Months after hearing arguments, the Michigan Supreme Court has decided to stay out of a personal-injury case at a big-box store that could have consequences for retailers statewide.
The court said it will let an appeals court decision stand against Menards, the Wisconsin-based home improvement chain, which was sued after a shopper was struck by a pickup truck while pushing a cart outside a Bay City store in 2011. Virginia Rawluszki died from her injuries two years later at age 72.
Her family said Menards should have installed stop signs to slow down traffic at a crosswalk. The retailer, however, said the risk of being hit in a parking lot is open and obvious — a key legal standard in Michigan that often protects property owners from liability.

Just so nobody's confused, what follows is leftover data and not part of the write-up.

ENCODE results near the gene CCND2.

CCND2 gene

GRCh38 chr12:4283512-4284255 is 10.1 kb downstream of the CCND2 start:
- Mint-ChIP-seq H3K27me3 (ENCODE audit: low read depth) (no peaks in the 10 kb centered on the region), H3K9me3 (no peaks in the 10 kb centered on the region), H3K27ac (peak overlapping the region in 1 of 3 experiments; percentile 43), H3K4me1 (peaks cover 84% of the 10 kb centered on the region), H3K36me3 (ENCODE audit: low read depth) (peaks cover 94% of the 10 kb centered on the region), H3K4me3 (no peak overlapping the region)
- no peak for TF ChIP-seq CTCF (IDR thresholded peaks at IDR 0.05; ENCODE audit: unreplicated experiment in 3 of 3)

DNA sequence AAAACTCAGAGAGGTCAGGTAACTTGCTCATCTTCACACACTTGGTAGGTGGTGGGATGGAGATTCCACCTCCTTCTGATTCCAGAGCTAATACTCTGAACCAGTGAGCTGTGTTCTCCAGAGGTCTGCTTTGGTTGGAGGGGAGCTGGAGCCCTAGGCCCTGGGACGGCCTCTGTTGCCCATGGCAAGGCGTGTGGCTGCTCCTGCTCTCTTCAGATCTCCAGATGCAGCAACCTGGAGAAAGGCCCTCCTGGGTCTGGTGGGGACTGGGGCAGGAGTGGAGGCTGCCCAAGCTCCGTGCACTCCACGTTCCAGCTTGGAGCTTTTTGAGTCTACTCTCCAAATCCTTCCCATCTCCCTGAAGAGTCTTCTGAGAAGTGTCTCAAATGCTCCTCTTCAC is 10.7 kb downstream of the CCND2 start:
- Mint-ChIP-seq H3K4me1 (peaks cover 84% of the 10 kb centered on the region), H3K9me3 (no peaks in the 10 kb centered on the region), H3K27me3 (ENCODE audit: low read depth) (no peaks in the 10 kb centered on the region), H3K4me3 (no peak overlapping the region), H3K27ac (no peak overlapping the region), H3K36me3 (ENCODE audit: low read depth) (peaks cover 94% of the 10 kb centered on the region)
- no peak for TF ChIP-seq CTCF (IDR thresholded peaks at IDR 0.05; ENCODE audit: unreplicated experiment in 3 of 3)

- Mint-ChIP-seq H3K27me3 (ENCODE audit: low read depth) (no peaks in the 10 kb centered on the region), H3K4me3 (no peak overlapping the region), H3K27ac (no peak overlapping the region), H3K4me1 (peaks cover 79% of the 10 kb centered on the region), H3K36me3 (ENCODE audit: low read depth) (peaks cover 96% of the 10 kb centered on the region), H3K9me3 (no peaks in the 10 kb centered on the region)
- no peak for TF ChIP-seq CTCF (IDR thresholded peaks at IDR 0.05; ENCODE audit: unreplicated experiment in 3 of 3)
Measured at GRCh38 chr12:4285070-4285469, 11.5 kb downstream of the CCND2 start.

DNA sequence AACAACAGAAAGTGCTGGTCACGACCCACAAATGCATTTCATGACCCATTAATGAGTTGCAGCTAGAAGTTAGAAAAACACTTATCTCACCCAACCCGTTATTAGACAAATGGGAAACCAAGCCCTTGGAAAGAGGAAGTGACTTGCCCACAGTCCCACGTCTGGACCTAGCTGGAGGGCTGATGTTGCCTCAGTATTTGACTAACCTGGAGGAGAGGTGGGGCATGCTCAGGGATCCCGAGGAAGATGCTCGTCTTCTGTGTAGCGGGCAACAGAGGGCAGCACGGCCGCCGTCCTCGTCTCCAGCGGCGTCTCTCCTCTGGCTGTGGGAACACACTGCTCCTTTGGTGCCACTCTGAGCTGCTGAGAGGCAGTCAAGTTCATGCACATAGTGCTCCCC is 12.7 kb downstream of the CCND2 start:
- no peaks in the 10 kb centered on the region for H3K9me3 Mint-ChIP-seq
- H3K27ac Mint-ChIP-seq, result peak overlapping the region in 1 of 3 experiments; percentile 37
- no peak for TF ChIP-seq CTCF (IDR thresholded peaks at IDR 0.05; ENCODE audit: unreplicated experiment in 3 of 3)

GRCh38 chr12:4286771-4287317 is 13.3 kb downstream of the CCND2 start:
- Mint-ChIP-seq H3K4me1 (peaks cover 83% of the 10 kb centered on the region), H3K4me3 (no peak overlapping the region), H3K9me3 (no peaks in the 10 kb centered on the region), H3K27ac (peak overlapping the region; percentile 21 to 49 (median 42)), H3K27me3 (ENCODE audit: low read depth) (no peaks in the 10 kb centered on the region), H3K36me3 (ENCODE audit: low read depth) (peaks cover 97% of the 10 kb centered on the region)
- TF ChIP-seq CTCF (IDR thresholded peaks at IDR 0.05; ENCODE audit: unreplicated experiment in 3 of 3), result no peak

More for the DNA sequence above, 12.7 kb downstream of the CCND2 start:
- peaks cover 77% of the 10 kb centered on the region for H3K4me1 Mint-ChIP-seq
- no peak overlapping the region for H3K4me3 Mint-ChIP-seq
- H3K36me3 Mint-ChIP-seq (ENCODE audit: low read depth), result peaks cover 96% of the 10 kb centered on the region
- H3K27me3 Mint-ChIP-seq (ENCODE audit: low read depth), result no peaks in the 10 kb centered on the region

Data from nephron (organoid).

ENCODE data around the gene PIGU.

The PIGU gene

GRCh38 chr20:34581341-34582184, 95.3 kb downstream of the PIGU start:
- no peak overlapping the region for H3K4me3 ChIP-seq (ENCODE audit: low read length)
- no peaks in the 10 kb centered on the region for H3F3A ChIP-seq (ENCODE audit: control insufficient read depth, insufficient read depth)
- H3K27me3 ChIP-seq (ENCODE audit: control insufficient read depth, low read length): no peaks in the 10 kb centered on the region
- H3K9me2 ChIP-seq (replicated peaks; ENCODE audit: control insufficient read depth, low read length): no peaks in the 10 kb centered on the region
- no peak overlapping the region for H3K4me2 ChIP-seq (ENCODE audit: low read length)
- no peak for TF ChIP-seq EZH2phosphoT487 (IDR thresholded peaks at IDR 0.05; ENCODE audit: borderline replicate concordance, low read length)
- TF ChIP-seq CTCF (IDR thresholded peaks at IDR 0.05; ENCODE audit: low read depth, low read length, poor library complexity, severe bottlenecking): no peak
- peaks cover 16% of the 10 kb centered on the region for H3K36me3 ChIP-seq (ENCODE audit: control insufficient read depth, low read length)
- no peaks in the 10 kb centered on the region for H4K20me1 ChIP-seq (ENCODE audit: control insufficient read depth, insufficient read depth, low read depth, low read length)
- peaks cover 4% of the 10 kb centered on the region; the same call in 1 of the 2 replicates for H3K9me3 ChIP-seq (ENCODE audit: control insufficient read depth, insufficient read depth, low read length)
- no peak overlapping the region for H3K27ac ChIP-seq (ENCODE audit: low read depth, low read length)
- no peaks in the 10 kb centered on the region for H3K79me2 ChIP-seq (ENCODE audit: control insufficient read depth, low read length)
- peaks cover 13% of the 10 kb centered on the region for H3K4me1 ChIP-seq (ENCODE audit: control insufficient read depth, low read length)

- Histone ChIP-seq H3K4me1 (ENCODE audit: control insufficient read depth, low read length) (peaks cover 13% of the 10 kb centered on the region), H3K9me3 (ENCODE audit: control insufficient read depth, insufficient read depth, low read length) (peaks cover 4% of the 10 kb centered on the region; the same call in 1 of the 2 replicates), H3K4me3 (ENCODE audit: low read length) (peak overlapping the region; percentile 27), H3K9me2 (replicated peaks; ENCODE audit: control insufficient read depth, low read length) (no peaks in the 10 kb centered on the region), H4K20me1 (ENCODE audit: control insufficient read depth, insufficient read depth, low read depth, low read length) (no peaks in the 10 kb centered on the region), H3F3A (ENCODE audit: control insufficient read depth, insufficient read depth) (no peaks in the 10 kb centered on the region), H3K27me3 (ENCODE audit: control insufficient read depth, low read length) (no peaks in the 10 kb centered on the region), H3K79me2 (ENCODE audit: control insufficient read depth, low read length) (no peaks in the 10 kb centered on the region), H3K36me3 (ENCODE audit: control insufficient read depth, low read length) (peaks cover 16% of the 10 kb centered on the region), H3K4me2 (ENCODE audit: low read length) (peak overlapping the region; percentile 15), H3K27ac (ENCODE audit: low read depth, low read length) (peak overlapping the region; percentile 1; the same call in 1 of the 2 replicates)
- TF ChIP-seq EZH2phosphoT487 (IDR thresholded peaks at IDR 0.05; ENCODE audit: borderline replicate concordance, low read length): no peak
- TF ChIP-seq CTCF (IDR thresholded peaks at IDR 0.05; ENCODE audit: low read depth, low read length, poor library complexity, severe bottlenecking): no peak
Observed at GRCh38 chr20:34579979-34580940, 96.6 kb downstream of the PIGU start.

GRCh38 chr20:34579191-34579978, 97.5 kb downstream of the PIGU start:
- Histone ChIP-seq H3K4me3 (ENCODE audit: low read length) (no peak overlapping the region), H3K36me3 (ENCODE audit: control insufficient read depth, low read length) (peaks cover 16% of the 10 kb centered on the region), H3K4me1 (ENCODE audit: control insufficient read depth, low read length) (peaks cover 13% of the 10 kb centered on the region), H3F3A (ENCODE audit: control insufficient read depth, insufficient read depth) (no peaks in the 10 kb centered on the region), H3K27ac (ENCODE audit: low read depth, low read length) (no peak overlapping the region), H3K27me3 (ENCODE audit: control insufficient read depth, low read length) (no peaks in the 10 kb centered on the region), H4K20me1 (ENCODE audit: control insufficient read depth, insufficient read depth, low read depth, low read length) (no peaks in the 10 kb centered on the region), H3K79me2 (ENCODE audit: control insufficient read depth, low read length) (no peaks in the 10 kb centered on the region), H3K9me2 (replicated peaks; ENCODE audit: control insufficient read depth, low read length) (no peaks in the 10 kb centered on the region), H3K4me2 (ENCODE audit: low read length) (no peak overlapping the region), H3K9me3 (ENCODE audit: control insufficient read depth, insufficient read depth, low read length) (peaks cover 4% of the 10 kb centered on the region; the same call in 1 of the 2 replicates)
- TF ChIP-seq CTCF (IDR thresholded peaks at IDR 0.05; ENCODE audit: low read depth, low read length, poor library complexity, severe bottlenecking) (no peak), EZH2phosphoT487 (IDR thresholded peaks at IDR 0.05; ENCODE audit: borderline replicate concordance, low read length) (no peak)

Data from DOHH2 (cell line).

“You’ve got a square building with a square, rectangular parking lot. There’s nothing else around,” Menards attorney Alan Sullivan told the Supreme Court in January. “There’s nothing else that is different, unusual … at all when you’re out there.”
But two courts declined to dismiss the lawsuit. The Supreme Court, in a unanimous order on June 30, said it won’t get involved, leaving an appeals court decision in favor of Rawluszki’s family and sending the case back to a Bay County judge for trial or possible settlement.
“It doesn’t have the strongest precedent of a written opinion, but it’s the second-best thing the Supreme Court could have done: Let a jury decide,” attorney Philip Ellison, who argued on behalf of the family, said.
In a court filing, Sullivan said the presence of vehicles moving in a parking lot should be obvious to “an average person with ordinary intelligence.”
The Supreme Court’s newest justice, Kurtis Wilder, didn’t participate. He was on the panel that heard the case at the appeals court. He wrote in favor of Menards in that 2-1 decision.
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